The New York Yankees and Boston Red Sox are obviously big-market teams. The Kansas City Royals and Pittsburgh Pirates are notoriously small-market clubs.
The new collective bargaining agreement makes these distinctions more important than ever, because it best serves big- and medium-market clubs. It could conceivably create an underclass of teams unable to compete for reasons financial and infrastructural.
Most fans, though, might have a mistaken vision of what that means for a dozen or so teams around the league. That's roughly the number of squads whose designation (are they big-market, mid-market or small-market?) by most fans and analysts misrepresents the truth of the matter.
Why is it important?
Well, for one thing, half of the 30 current teams in MLB get some share of revenue from the other half, under rules established to encourage competitive balance at the very beginning of the 21st century. The 15 who get the money, though, are not the same 15 who play in the smallest markets, or who have the smallest revenue potential.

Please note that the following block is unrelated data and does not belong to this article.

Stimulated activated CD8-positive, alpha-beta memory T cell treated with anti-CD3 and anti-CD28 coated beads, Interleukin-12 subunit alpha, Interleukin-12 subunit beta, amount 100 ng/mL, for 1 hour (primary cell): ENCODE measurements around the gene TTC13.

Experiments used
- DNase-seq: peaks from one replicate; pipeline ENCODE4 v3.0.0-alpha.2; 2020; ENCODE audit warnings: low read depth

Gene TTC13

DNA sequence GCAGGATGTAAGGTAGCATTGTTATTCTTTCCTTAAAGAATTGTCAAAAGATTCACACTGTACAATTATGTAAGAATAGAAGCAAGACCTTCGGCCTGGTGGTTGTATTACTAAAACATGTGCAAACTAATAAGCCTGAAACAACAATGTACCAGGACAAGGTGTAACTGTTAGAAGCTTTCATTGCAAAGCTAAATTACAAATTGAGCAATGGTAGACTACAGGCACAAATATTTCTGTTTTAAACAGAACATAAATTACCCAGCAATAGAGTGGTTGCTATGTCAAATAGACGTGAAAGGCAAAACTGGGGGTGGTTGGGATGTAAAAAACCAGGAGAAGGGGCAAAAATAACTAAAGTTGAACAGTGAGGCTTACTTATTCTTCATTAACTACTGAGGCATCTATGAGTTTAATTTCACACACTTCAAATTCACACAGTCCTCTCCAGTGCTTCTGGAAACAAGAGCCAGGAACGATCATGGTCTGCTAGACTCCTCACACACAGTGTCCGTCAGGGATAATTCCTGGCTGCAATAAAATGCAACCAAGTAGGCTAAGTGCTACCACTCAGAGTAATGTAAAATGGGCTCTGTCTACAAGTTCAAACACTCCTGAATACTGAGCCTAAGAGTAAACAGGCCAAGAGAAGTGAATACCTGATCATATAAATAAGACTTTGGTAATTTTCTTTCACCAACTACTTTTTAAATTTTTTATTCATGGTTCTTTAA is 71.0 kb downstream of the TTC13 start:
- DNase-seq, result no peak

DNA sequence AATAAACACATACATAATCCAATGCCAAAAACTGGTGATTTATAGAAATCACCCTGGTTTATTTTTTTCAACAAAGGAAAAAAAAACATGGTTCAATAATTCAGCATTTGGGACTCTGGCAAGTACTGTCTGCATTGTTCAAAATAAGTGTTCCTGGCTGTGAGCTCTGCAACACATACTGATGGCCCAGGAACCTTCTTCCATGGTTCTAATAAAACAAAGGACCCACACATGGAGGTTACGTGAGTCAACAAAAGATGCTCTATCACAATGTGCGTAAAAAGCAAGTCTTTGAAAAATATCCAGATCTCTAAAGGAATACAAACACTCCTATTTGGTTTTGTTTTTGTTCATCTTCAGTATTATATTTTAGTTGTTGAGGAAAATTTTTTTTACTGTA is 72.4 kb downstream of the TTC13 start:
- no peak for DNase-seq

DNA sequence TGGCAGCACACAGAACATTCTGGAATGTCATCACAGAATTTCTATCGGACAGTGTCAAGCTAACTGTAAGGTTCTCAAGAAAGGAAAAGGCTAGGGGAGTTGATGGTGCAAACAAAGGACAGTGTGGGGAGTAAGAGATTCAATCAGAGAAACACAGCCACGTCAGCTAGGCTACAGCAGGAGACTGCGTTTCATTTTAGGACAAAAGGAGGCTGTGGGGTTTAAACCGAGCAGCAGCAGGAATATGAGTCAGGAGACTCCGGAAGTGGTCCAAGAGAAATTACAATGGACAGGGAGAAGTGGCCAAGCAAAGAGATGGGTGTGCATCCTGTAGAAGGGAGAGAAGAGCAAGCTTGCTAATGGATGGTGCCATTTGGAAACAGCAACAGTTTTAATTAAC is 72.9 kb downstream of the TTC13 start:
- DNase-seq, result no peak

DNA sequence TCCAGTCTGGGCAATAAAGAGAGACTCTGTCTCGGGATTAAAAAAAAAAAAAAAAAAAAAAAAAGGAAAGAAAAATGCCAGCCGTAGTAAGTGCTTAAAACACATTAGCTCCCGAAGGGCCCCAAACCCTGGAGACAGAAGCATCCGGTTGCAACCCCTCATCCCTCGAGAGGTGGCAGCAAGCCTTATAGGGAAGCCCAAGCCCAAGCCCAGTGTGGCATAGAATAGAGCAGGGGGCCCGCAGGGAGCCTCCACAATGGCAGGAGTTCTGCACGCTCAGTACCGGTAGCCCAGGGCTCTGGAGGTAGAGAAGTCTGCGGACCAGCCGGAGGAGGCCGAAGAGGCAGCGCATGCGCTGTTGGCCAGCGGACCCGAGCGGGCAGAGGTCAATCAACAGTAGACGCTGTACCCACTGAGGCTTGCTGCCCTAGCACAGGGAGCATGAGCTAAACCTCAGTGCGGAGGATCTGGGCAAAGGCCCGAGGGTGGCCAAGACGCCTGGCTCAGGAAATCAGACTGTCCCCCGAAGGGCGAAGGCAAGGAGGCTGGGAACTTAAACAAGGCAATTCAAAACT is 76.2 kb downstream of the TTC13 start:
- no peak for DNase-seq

For another thing, like it or not (I do), baseball is still a relatively free-market enterprise. Teams can spend as they see fit, so things like market size and fanbase matter insofar as they can impact a team's ability to make the right decisions without regard to cost.
Here are all 30 MLB teams, ranked according to their market size, i.e., their overall revenue streams.